Loading

Safety and ethics of DNA technologies

Video transcript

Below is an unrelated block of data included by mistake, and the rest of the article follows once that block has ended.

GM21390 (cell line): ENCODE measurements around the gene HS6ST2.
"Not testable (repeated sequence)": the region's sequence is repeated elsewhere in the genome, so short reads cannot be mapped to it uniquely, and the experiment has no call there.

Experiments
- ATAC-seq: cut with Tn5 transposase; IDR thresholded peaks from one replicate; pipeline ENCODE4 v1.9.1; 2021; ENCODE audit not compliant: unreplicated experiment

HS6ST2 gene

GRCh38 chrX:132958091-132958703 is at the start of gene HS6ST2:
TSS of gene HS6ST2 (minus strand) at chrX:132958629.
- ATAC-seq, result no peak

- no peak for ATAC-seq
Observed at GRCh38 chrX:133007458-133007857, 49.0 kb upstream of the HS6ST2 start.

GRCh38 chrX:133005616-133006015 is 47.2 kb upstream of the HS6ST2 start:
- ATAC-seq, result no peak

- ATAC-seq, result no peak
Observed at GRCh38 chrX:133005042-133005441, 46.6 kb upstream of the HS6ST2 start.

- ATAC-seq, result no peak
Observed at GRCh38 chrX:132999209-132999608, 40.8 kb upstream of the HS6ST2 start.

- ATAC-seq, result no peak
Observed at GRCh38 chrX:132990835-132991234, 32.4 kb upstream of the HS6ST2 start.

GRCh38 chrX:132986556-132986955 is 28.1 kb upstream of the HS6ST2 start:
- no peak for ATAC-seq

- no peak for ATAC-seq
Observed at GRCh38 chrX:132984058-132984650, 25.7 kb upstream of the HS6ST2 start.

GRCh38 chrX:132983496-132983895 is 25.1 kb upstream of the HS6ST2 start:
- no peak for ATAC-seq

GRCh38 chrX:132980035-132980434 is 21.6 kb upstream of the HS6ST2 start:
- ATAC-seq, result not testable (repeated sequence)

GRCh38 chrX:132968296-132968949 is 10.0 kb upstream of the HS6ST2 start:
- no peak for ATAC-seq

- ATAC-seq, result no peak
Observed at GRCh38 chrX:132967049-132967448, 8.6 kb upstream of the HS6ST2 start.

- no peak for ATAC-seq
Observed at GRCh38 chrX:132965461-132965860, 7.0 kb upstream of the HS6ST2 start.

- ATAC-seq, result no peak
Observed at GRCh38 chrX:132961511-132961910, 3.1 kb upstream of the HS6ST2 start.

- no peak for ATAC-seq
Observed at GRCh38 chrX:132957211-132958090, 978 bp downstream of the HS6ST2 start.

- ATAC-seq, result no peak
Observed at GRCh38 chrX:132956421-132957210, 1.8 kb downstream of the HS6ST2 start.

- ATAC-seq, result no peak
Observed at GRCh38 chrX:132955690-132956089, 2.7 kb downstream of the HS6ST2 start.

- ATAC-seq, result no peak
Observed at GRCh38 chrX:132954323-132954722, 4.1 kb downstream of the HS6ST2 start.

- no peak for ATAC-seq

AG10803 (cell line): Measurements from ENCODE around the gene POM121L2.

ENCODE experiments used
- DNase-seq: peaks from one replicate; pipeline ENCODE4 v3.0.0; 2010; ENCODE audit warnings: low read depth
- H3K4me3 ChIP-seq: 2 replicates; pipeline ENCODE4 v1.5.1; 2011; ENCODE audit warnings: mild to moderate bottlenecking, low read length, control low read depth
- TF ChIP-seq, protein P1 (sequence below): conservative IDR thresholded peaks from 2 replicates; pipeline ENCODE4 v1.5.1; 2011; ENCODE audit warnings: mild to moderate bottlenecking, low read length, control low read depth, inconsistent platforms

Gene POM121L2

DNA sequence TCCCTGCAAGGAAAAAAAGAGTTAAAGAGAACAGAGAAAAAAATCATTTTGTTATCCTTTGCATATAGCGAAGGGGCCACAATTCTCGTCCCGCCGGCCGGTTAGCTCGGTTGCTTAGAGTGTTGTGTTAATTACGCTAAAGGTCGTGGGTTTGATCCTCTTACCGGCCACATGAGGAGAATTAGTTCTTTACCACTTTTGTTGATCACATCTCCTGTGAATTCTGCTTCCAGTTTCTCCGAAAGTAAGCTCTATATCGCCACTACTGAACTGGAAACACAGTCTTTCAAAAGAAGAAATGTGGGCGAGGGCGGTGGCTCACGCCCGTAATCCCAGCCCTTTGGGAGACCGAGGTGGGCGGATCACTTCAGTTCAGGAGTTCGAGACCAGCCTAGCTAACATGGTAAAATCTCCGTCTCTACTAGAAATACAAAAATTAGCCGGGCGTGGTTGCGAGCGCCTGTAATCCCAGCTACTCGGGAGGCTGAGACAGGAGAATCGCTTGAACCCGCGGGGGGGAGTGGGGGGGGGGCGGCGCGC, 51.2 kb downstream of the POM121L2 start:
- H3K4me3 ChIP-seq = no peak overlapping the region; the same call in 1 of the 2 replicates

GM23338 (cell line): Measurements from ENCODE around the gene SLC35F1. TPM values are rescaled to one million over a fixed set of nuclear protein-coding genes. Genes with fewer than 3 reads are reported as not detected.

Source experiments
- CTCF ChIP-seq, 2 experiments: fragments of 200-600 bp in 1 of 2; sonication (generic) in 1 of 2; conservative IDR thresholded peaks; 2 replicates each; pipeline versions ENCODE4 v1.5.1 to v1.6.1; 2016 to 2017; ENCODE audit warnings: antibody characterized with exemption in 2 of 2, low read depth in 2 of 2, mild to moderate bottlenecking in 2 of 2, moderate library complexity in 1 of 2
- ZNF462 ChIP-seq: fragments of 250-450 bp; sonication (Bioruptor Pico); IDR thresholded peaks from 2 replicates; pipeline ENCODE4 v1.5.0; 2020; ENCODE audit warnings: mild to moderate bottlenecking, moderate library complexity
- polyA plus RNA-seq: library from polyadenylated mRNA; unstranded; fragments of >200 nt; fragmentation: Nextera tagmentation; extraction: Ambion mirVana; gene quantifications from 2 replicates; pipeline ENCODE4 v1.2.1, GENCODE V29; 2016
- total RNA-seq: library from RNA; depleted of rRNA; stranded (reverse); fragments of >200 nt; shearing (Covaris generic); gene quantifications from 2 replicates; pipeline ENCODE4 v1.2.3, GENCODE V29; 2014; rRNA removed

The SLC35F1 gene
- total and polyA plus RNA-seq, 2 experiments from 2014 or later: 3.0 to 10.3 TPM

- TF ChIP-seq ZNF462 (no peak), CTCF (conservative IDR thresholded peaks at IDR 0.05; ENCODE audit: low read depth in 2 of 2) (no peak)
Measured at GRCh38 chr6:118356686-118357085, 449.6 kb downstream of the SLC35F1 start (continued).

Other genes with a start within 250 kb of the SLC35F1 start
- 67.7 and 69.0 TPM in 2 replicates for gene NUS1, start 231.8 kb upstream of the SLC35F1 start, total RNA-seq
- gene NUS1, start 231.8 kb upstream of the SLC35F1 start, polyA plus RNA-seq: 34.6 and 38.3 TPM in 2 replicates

- [Voiceover] So, DNA technologies are really cool and they've provided us with a lot of really good things. However, there are some safety and ethical issues that surround DNA technology. So, back in 1975 there was a conference on recombinant DNA and they concluded that recombinant DNA used for research purposes can be particularly risky. And so they implemented a set of guidelines to try and minimize that risk. The NIH later issued formal guidelines for recombinant DNA work and now they're very well regulated and there are lots of laboratory safety procedures to try and regulate the use recombinant DNA in the lab. So, one example of a safety concern would be what if we transferred... cancer genes. So if we took cancer genes and then we put them into a bacterial genome, then that bacteria could infect someone and it could potentially transfect cancer genes into an individual. So, that would be pretty bad. So, that's one example of a safety concern using DNA technology. Another safety concern is how do we protect researchers that are working with recombinant DNA from being effected by the technology. Well there are a lot of safety guidelines in place to try and minimize any exposure risk that researchers have when working with these recombinant DNA technologies. So some ethical issues that come up... include... if we're able to modify the genome, then imagine that there's a pregnant woman and we're able to sequence the baby's genome, and let's say that we notice that there's some kind of defect. What are the ethics surrounding the correction of that defect? Is it ethical to fix a mutation that might cause a cancer, for example? How do we know that fixing the mutation isn't going to cause some other cancer? How do we know what the long-term effects of genetically modifying an infant's genome are? So these are all ethical questions that kinda surround that. And if we kinda drag it out, what if an individual's perfectly normal genetically, is it okay if we put in genes that help, that make them smarter or faster? What are the ethics surrounding that? So those are some ethical issues. So that would be genetic modification. So another ethical concern that has been brought up is we're able to genetically fingerprint individuals. So forensic scientists are able to pinpoint a suspect's DNA. They're able to figure out what individual left a DNA sample at a crime scene for example. So, we're getting better at genetic fingerprinting but what are the ethics around that? What if the government was able to track every single person that opened a certain door based on the DNA that was left behind, or what if someone took a piece of gum that you spit out on the sidewalk and isolated DNA and was able to track it back to you. So there are some problems around privacy issues. So, I'll write that down here "privacy issues". And with the Human Genome Project, how do we prevent genetic information from being used in a discriminatory manor? So for example if we know that someone has the gene for a specific breast cancer then maybe health insurance companies won't insure that individual, or maybe future employers won't want to offer that individual a job because they know oh, this individual is gonna get breast cancer later on, we don't want her working here. So there are these privacy issues that come up with the ability to be able to sequence and modify a genome.